Refrigerator pickles are another annual favorite. I’m a bit of a cucumber and pickle fiend, but not enough to make my own homemade pickles — except for refrigerator pickles. Part cucumber salad, part true pickles, they’re simply cut up cucumbers that are long-marinated in a brine. They tend to be less crisp than traditional pickles, unless you add calcium chloride, sold by Ball as “pickle crisp granules.” They’re great to put into potato and pasta salads or as a salty, refreshing treat alongside a sandwich or barbecue.

My hands-down favorite pickled veggie recipe is Pickled Red Onions. I make these up one quart jar at a time and try to keep some in my fridge at all times. They’re fantastic in green or potato and pasta salads, and excellent on just about any sandwich or burger. The recipe is so easy it’s hardly a recipe and more a technique. Use on other veggies, too.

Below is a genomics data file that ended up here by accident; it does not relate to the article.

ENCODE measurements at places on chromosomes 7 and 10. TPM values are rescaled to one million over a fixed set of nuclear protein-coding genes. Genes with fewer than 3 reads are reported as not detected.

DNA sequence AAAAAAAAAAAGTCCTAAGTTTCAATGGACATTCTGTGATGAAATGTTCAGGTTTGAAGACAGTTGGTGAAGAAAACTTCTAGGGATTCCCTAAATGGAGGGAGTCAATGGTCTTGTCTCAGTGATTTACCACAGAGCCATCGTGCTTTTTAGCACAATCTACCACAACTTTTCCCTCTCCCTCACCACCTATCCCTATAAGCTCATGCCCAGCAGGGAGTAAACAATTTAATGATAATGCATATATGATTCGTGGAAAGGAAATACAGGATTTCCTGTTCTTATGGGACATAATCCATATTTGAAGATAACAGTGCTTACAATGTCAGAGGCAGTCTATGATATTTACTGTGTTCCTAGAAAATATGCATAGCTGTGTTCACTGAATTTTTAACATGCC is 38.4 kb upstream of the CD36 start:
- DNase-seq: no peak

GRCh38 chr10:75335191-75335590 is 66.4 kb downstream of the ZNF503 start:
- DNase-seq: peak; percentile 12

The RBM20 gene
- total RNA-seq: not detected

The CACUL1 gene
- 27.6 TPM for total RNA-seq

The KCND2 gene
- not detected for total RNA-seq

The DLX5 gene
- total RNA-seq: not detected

Peach Melba Freezer Jam

5 tablespoons instant pectin

1 1/2 cups sugar

2 1/2 cups finely chopped pitted peeled peaches (about 4 medium)

1 cup crushed raspberries (about 1 6-ounce containers)

1 tablespoon lemon juice

Whisk sugar and instant pectin together in a bowl into well blended. Then add peaches, raspberries and lemon juice. Stir 3 full minutes.

Ladle jam into clean jars and top with lids. Let stand until thickened, about 30 minutes. Serve immediately. Refrigerate up to 3 weeks or freeze up to 1 year

Note: If you want, add a teaspoon or two of brandy or rum for even more intense, complex flavor.

Pickled Red Onions

1 or 2 red onions, sliced as thinly as you can manage

1/2 cup apple cider vinegar

1 tablespoon sugar

1 1/2 teaspoons salt

1 cup hot water

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Fill a large quart jar about halfway with water. Zap in the microwave until the water is boiling, to sterilize the jar. Pour out the water.

Add apple cider vinegar, salt, sugar and water into a large jar, about one quart in size. Heat in the microwave for just long enough to get the liquid really hot, but not boiling and to dissolve the sugar.

Add as many onions as you can but not so many that they are not covered by the vinegar mixture. Wash the lid in soapy, very hot water and rinse. Put on the jar. Then put the jar in the fridge for at least one hour, or store in the fridge for up to one month.

Note: If you want, add fresh or dried herbs for additional flavor, such as dill or tarragon.